One peek at the rolling green hills of Sonoma County is all it takes to understand the region’s appeal for farmers. Influenced in climate and soil by the Pacific Ocean to the west and the towering peaks of the Sierras to the east, the land here in this northern California county just north of San Francisco has rich soil and a Mediterranean climate that has attracted settlers since long before 1849’s Gold Rush. The region’s long history of dairying is undisputed and its winding roads are dotted with family farms, many of them still in operation despite the incessant pressure to house dotcom workers. Could the rich soil and ideal climate be what attracts innovative companies and what makes Sonoma milk taste so good?
In a word: yes. Many of the green pastures and fog-swept coastal cliffs are protected through land trust arrangements organized with Sonoma Land Trust, helping to ensure enough pasture is available for the cows, goats and sheep that then produce a steady supply of the raw materials needed for cheese and other value-added dairy foods. And Sonoma’s dairy ranches are committed to an agricultural system that benefits animals as well as humans. That makes for some happy cows. And goats. And sheep. Let’s take a peek at just a few of these Sonoma-based creameries and a few of their new innovations.
Situated close enough to the Pacific to feel the fog breeze nearly year-round Bellwether Farms is a relative newcomer to the Sonoma dairy scene, Founded in 1986 by nurse-turned-shepherd Cindy Callahan, Bellwether focuses on raising healthy sheep. Of northern European extraction, the East Friesian sheep love the mild climate (heat stress adversely affects milk’s taste) and are free to frolic on the herbicide- and pesticide-free grass (yep, you can taste that in your milk, too). Perhaps best known for cow’s milk Crème Fraîche, Bellwether’s product range includes sheep milk yogurts and a raw sheep’s milk cheese called San Andreas, that like the earthquake fault that runs past their farm, can be life-changing.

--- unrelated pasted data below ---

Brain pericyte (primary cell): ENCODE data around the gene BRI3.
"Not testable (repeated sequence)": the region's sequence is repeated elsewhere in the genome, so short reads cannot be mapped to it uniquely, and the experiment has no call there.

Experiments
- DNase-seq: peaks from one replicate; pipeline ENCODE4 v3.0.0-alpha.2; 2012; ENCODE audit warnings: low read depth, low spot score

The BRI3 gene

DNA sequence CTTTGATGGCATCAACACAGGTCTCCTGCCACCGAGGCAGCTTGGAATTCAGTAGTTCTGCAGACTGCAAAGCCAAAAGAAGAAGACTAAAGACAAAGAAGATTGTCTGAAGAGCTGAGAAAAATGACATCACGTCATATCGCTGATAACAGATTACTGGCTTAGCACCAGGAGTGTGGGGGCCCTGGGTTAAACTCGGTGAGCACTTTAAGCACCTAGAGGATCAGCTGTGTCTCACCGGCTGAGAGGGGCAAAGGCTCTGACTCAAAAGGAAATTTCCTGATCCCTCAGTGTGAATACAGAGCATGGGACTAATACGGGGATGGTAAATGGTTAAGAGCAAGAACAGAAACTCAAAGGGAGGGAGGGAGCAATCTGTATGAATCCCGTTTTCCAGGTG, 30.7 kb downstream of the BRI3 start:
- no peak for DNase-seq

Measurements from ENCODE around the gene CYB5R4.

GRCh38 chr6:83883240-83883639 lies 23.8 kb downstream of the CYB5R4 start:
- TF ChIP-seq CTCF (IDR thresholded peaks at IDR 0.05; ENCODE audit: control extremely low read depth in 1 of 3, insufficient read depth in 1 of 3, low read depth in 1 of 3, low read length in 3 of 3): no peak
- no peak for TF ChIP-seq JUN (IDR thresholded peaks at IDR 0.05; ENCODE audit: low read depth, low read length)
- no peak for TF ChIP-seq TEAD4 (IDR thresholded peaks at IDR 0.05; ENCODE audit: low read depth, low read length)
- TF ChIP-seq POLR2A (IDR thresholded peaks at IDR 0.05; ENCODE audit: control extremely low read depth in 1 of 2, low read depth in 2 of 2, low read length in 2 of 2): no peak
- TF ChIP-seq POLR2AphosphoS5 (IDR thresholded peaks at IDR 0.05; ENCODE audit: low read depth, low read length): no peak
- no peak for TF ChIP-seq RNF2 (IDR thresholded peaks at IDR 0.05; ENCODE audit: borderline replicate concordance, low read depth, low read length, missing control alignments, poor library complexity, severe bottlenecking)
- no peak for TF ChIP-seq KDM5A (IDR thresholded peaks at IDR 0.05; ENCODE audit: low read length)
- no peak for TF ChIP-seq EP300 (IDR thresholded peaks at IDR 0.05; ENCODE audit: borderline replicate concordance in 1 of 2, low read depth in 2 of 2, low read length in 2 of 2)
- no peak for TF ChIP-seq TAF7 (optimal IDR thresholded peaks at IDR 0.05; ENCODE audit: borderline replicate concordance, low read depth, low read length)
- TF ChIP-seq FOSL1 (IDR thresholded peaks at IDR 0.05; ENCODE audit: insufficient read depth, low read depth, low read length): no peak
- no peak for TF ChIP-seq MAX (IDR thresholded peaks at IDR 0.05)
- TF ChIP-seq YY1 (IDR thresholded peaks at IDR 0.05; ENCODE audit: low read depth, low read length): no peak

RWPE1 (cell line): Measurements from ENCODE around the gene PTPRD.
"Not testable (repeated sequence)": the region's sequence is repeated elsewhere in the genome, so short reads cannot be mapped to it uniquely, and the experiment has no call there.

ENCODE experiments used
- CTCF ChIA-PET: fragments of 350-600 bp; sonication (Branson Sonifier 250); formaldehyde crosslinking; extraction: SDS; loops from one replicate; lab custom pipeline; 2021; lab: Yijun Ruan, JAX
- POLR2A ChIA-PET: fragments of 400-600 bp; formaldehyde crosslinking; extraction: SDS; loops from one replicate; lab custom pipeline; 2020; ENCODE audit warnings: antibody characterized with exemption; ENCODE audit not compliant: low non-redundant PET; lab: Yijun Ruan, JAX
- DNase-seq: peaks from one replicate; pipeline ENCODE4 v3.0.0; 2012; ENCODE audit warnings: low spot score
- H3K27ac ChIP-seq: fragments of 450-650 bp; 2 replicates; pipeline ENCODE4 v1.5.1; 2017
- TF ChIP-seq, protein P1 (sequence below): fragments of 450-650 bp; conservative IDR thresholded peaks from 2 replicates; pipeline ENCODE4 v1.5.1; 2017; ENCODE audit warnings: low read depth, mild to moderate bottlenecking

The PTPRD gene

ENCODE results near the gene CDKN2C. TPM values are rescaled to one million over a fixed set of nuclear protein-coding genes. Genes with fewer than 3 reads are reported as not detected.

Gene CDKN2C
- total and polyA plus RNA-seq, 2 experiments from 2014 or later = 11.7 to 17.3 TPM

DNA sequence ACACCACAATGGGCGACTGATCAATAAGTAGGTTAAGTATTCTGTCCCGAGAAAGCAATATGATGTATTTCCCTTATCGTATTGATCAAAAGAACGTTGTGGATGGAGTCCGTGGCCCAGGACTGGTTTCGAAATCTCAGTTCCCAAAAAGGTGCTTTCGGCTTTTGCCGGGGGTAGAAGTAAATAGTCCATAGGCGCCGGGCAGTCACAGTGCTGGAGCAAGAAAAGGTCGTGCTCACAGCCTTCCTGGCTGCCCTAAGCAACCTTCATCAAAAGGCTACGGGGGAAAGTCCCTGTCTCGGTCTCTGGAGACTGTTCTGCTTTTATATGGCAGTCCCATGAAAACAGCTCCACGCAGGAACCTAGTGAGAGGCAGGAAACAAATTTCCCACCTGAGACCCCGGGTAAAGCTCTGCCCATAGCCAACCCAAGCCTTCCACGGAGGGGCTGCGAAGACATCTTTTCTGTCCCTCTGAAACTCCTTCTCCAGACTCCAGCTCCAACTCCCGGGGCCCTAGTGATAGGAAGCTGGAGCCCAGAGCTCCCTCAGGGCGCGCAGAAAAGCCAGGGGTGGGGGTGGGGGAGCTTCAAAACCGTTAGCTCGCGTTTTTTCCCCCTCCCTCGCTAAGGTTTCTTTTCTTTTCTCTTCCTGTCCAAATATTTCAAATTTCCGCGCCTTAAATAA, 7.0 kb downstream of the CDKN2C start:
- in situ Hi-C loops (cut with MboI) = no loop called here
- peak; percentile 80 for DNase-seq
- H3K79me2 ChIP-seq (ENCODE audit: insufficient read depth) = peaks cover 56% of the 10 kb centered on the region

Though Bellwether makes ricotta (and that crème fraîche) from a neighbor’s cow milk and whey (the liquid remaining after the milk’s initial curdling), sheep milk whey is traditional (and oh-so Italian) and Bellwether’s Sheep Milk Basket Ricotta is second to none.
Founded in 1968, shortly after the Summer of Love launched epochal change across America (see more about the Summer of Love here) Redwood Hill Farm and Creamery is known for their commitment to all things goat. Founded by Jennifer Bice, Redwood Hill‘s goat milk yogurt, kefir and cheese is about as natural as it gets. The goats are raised free-range and humane and no hormones are used to boost growth or milk production. The farm is certified humane and, as with other Sonoma milk-based products, the flavor in the final product is why this farm wins countless awards. Their Goat Milk Feta recently won a Gold Medal and their Plain Chèvre won Silver at the California State Fair. As innovative companies go, Redwood Hill can likely take credit for kick-starting the kefir craze, If you haven’t tried goat milk products in a while, the evidence is mounting that the time has come to try again. You just might like what you find.
Founded in the depths of the Great Depression, Sonoma Creamery is widely recognized for its Sonoma Jack, a local, only in Sonoma interpretation of Monterey Jack cheese. Laced with bits of habanero or shot through with pesto, Sonoma Jack and its seven available flavors have endured even as Sonoma’s cheese scene has expanded, a legacy product with legs. Recently, Sonoma Creamery re-establshied themselves as an innovative company by expanding into new product categories. Their Mr. Cheese O’s, a line of crunchy cheese and quinoa snacks, are baked into O-shaped rings while Cheese Crisps are shaped like a more traditional cracker. Blended with quinoa and, in the case of Bacon Cheddar Crisps, bacon and quinoa, these Cheese Crisps are totally on trend.
There are countless dairies, creameries and cheese making operations in Sonoma County. While we cannot fit them all in here, newcomer William Cofield, which recently opened a creamery and aging room in Sebastopol’s Barlow Center, makes a bandage-wrapped cheddar and a Stilton-inspired blue cheese that are just coming onto the market.
Innovation does not only come in the shape of technology. It comes in cheese-making, too.